A report reveals that the majority of Europeans believe that corruption is a problem in their country


Almost two thirds of Europeans believe that corruption is a problem in their country and the COVID-19 pandemic has made the situation worse, according to a report.

62% of the 40,000 Europeans surveyed by Transparency International for its Global Corruption Barometer, believe that government corruption is a big problem in their country.

About a third of the 27 countries of the bloc also affirmed that corruption has worsened in the last 12 months, as can be seen in the following graphic.

Healthcare is one of the hot spots for corruption, which Transparency International considers of particular concern given the global health crisis.

The NGO found that the 29% of Europeans have used their personal contacts to receive medical care. Nor do most people believe that their government has not managed the pandemic transparently.

“The EU is often seen as a bastion of integrity, but these results show that countries in the region remain vulnerable to the insidious effects of corruption“Delia Ferreira Rubio, president of Transparency International, said in a statement.

“During a health crisis, using personal connections to access public services can be as damaging as paying bribes. Lives can be lost when people with contacts get a vaccine or medical treatment before people with more urgent needs. It is It is crucial that governments across the EU redouble their efforts to ensure a fair and equitable recovery from the ongoing pandemic, “he added.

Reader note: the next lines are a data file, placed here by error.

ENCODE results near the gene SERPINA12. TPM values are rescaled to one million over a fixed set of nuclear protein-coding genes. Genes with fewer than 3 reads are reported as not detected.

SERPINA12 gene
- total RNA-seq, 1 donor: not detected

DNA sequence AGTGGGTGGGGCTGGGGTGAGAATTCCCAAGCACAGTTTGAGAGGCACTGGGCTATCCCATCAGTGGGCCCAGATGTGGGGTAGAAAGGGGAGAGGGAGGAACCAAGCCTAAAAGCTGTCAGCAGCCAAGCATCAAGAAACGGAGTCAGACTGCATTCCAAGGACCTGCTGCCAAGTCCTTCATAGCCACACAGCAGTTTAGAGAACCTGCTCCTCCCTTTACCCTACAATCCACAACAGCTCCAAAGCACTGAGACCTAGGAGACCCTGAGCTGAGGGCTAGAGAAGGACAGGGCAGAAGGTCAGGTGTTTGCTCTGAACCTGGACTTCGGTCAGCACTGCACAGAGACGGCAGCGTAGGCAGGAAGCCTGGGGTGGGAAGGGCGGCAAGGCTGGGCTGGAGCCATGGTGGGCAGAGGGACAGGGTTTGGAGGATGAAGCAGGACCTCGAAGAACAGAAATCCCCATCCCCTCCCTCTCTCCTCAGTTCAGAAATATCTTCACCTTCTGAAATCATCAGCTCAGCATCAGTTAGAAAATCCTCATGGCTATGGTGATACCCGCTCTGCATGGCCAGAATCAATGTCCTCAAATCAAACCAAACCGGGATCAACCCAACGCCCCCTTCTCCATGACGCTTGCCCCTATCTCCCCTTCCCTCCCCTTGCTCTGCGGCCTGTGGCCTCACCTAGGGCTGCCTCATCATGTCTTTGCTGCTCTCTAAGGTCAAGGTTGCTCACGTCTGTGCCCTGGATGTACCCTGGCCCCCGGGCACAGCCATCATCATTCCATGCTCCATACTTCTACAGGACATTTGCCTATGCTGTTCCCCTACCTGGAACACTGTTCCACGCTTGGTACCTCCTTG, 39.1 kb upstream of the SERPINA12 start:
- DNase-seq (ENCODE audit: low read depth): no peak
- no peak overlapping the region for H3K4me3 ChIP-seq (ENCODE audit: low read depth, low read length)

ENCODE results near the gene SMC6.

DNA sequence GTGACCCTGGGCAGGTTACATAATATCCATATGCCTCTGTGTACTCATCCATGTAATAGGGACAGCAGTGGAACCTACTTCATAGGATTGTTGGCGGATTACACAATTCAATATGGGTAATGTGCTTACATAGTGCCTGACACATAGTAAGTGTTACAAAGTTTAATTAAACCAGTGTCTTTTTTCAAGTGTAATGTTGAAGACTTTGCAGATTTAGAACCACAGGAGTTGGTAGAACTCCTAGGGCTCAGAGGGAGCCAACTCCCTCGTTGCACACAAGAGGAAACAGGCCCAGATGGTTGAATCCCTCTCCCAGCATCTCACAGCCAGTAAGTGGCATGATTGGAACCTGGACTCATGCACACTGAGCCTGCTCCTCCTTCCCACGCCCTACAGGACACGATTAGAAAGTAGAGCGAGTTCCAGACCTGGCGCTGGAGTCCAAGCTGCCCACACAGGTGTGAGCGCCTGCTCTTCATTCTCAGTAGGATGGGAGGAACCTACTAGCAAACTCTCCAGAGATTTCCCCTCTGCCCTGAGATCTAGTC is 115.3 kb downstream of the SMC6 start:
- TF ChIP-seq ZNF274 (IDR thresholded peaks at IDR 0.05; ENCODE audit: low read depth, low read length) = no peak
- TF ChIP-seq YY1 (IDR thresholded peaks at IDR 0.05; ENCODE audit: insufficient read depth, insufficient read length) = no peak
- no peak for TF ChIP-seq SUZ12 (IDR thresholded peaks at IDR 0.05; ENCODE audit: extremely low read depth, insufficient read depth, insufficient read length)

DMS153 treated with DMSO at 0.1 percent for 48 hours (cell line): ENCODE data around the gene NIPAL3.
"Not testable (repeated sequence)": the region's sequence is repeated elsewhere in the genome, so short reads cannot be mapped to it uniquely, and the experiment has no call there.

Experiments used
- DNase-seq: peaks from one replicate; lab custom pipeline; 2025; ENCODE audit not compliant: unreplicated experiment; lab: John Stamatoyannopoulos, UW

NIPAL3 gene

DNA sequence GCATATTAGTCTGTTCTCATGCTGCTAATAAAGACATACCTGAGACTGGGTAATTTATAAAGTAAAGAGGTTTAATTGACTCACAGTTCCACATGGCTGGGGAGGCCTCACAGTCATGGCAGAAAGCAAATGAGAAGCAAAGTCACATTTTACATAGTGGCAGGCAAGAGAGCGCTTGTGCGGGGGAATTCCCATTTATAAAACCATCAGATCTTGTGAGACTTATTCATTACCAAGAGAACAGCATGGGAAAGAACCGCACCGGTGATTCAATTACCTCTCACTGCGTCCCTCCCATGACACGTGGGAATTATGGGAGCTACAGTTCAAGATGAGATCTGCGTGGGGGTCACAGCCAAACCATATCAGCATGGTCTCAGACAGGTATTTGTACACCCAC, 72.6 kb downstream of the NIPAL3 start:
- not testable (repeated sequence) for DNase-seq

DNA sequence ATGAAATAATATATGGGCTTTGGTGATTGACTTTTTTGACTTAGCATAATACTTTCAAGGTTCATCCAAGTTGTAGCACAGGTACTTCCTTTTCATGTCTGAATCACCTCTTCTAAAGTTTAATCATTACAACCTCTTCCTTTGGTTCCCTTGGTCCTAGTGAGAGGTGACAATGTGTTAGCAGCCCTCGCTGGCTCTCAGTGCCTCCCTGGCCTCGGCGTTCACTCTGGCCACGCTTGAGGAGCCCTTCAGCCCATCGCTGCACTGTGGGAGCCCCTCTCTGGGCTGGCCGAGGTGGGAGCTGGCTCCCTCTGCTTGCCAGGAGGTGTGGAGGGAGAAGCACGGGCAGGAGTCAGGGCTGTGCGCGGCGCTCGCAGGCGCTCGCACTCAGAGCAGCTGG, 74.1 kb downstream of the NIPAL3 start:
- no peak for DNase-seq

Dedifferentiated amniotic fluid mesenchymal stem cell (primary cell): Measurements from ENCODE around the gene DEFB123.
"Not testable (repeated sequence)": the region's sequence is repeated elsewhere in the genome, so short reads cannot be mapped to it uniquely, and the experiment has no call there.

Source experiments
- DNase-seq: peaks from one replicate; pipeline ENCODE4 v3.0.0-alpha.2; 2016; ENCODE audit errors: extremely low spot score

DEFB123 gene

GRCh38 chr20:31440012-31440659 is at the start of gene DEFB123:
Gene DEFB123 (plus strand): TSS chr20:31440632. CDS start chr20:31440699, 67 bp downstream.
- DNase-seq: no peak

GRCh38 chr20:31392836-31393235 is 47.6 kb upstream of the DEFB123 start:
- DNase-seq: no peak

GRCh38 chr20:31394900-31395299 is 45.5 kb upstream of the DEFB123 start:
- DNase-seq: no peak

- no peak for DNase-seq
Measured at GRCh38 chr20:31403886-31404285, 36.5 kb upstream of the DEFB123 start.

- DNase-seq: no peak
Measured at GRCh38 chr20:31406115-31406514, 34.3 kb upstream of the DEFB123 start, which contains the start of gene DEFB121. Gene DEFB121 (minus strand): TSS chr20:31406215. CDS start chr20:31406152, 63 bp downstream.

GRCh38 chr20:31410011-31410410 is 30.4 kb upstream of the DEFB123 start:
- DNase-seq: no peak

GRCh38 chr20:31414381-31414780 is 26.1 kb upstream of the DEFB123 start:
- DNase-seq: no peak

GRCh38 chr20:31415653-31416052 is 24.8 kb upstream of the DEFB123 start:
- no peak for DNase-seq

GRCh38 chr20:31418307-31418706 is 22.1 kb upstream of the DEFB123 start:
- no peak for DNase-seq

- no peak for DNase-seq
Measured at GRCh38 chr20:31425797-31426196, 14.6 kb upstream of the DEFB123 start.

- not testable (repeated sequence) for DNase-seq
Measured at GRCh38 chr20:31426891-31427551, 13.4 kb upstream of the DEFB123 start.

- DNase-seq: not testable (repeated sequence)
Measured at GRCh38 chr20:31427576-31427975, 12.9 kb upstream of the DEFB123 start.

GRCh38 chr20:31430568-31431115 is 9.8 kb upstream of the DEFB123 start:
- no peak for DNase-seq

The survey also looked at other areas of corruption, such as the links between business and politics. An average of 53% of EU citizens believe that their government is controlled by private interests. See the graph below.

This opinion is strongly held in Slovenia (70%), Bulgaria and Cyprus (both 68%) and the Czech Republic (67%), but it is a minority in the Scandinavian countries.

Members of parliament are considered the most corrupt, followed by business executives, bankers, and government officials, including the office of the president and prime minister.

In general, more than half of those surveyed think that large companies tend to avoid paying taxes and that companies often use bribes and connections to win contracts. Only 21% of Europeans think that corrupt officials face the right repercussions.

“These results should be a wake-up call for both national governments and the EU institutions. Corruption is undermining citizens ‘trust and policy makers must listen to citizens’ concerns“stated Michiel van Hulten, Director of Transparency International EU.

“There are many immediate measures that can be taken to remedy these problems, such as increasing the transparency of lobbyists at national and EU level or the fight against tax evasion. And EU policies to protect whistleblowers and fight money laundering must be quickly and effectively transposed into national law. “, he concluded.


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